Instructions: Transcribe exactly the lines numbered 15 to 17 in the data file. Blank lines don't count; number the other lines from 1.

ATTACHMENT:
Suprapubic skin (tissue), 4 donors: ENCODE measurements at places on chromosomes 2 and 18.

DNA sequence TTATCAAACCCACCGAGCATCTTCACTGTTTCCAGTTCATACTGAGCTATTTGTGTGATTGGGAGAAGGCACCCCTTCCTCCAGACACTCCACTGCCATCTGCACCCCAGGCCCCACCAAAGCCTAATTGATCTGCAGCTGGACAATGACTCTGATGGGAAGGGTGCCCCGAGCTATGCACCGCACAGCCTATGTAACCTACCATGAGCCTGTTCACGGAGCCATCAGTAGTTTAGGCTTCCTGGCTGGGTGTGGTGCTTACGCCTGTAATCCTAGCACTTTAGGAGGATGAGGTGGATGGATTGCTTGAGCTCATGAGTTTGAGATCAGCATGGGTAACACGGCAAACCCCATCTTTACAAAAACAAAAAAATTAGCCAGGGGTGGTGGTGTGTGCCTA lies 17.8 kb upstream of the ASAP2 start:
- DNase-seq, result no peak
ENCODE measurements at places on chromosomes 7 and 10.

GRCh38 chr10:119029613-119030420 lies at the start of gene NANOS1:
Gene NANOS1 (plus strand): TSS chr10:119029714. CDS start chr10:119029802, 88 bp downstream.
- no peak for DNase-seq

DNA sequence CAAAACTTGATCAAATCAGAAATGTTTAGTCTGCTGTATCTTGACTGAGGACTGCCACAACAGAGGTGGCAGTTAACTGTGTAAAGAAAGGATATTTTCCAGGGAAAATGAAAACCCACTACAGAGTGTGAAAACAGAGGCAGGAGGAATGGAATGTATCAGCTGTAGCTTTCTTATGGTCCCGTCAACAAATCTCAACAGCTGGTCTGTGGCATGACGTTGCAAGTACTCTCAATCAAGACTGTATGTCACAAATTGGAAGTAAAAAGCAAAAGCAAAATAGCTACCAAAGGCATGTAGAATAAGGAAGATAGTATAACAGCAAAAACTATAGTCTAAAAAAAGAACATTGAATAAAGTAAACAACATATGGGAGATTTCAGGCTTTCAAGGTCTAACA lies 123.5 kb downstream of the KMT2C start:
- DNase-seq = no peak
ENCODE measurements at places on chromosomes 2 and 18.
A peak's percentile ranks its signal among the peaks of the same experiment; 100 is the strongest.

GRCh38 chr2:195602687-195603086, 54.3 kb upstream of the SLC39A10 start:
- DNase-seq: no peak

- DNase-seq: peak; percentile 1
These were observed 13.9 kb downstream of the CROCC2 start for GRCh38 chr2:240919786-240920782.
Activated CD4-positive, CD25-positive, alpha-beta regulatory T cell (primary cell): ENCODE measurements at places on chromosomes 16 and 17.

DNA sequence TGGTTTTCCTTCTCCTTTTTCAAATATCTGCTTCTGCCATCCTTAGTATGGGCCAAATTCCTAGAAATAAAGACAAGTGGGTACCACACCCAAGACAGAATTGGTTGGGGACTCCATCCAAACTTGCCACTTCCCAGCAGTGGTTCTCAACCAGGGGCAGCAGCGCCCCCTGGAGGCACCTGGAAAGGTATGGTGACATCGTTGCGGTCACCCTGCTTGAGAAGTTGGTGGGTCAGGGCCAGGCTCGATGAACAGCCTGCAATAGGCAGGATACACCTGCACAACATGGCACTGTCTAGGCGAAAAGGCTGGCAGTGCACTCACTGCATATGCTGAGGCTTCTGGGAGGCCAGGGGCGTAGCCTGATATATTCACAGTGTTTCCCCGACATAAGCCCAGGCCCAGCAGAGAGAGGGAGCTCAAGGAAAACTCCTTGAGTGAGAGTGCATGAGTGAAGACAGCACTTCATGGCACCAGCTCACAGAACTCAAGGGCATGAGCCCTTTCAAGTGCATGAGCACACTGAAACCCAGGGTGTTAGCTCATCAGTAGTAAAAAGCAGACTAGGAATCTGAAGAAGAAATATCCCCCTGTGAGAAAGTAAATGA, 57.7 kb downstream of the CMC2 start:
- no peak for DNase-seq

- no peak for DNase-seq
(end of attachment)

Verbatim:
These were observed 13.9 kb downstream of the CROCC2 start for GRCh38 chr2:240919786-240920782.
Activated CD4-positive, CD25-positive, alpha-beta regulatory T cell (primary cell): ENCODE measurements at places on chromosomes 16 and 17.

DNA sequence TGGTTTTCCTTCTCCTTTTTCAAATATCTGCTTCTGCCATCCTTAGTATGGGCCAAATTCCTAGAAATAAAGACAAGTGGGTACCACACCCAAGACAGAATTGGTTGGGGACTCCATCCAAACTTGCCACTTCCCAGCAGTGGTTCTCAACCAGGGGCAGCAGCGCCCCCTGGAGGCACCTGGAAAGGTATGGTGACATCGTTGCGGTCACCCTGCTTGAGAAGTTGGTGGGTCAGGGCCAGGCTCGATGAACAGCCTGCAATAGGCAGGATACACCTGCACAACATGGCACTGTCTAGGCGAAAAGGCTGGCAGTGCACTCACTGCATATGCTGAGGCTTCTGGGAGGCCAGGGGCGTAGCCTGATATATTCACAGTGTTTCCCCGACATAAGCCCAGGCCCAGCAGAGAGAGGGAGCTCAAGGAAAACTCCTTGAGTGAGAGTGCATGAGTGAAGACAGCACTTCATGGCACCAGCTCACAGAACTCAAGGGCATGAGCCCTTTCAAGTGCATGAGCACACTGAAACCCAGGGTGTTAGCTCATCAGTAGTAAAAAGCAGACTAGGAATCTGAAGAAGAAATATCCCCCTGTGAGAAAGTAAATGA, 57.7 kb downstream of the CMC2 start: